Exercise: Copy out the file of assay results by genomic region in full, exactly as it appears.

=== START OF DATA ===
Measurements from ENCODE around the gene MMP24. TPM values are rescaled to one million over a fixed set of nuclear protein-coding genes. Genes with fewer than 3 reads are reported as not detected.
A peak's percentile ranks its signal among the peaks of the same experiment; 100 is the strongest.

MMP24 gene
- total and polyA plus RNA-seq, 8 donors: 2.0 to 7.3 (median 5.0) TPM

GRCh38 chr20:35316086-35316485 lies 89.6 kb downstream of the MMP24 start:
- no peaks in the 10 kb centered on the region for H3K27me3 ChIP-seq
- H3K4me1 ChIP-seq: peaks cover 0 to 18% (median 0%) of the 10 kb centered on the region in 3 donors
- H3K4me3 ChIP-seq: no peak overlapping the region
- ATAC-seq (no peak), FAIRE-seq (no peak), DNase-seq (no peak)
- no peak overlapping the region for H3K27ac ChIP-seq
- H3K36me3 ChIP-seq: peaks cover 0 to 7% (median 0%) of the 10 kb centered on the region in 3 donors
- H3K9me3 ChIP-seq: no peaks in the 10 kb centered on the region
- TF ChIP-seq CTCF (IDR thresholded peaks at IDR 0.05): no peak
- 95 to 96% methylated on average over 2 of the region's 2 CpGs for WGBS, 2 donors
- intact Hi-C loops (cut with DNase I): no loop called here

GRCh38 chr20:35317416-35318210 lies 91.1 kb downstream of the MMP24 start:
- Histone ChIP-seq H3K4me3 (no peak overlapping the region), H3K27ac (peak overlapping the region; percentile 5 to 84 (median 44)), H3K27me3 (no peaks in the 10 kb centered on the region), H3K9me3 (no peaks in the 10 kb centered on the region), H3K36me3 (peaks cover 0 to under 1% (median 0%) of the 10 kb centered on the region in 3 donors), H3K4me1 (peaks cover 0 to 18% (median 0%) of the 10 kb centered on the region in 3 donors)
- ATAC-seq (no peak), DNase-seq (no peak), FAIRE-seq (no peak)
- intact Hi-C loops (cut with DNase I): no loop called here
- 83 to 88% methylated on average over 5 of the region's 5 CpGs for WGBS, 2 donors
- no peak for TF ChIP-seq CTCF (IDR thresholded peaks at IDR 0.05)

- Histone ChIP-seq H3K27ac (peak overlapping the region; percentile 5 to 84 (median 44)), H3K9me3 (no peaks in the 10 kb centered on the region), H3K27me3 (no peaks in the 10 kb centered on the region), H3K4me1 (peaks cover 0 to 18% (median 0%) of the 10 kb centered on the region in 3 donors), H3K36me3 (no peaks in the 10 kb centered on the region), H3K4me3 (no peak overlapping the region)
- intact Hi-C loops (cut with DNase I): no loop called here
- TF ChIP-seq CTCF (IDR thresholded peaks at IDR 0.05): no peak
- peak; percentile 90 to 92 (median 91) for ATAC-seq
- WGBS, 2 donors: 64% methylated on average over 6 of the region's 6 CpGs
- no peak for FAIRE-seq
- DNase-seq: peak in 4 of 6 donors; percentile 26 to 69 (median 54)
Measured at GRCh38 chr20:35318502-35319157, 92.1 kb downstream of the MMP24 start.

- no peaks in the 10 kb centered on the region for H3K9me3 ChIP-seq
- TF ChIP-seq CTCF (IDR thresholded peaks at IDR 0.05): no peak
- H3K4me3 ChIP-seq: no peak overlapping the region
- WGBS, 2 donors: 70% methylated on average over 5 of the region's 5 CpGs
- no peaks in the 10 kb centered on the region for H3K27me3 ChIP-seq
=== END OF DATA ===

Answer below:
Measurements from ENCODE around the gene MMP24. TPM values are rescaled to one million over a fixed set of nuclear protein-coding genes. Genes with fewer than 3 reads are reported as not detected.
A peak's percentile ranks its signal among the peaks of the same experiment; 100 is the strongest.

MMP24 gene
- total and polyA plus RNA-seq, 8 donors: 2.0 to 7.3 (median 5.0) TPM

GRCh38 chr20:35316086-35316485 lies 89.6 kb downstream of the MMP24 start:
- no peaks in the 10 kb centered on the region for H3K27me3 ChIP-seq
- H3K4me1 ChIP-seq: peaks cover 0 to 18% (median 0%) of the 10 kb centered on the region in 3 donors
- H3K4me3 ChIP-seq: no peak overlapping the region
- ATAC-seq (no peak), FAIRE-seq (no peak), DNase-seq (no peak)
- no peak overlapping the region for H3K27ac ChIP-seq
- H3K36me3 ChIP-seq: peaks cover 0 to 7% (median 0%) of the 10 kb centered on the region in 3 donors
- H3K9me3 ChIP-seq: no peaks in the 10 kb centered on the region
- TF ChIP-seq CTCF (IDR thresholded peaks at IDR 0.05): no peak
- 95 to 96% methylated on average over 2 of the region's 2 CpGs for WGBS, 2 donors
- intact Hi-C loops (cut with DNase I): no loop called here

GRCh38 chr20:35317416-35318210 lies 91.1 kb downstream of the MMP24 start:
- Histone ChIP-seq H3K4me3 (no peak overlapping the region), H3K27ac (peak overlapping the region; percentile 5 to 84 (median 44)), H3K27me3 (no peaks in the 10 kb centered on the region), H3K9me3 (no peaks in the 10 kb centered on the region), H3K36me3 (peaks cover 0 to under 1% (median 0%) of the 10 kb centered on the region in 3 donors), H3K4me1 (peaks cover 0 to 18% (median 0%) of the 10 kb centered on the region in 3 donors)
- ATAC-seq (no peak), DNase-seq (no peak), FAIRE-seq (no peak)
- intact Hi-C loops (cut with DNase I): no loop called here
- 83 to 88% methylated on average over 5 of the region's 5 CpGs for WGBS, 2 donors
- no peak for TF ChIP-seq CTCF (IDR thresholded peaks at IDR 0.05)

- Histone ChIP-seq H3K27ac (peak overlapping the region; percentile 5 to 84 (median 44)), H3K9me3 (no peaks in the 10 kb centered on the region), H3K27me3 (no peaks in the 10 kb centered on the region), H3K4me1 (peaks cover 0 to 18% (median 0%) of the 10 kb centered on the region in 3 donors), H3K36me3 (no peaks in the 10 kb centered on the region), H3K4me3 (no peak overlapping the region)
- intact Hi-C loops (cut with DNase I): no loop called here
- TF ChIP-seq CTCF (IDR thresholded peaks at IDR 0.05): no peak
- peak; percentile 90 to 92 (median 91) for ATAC-seq
- WGBS, 2 donors: 64% methylated on average over 6 of the region's 6 CpGs
- no peak for FAIRE-seq
- DNase-seq: peak in 4 of 6 donors; percentile 26 to 69 (median 54)
Measured at GRCh38 chr20:35318502-35319157, 92.1 kb downstream of the MMP24 start.

- no peaks in the 10 kb centered on the region for H3K9me3 ChIP-seq
- TF ChIP-seq CTCF (IDR thresholded peaks at IDR 0.05): no peak
- H3K4me3 ChIP-seq: no peak overlapping the region
- WGBS, 2 donors: 70% methylated on average over 5 of the region's 5 CpGs
- no peaks in the 10 kb centered on the region for H3K27me3 ChIP-seq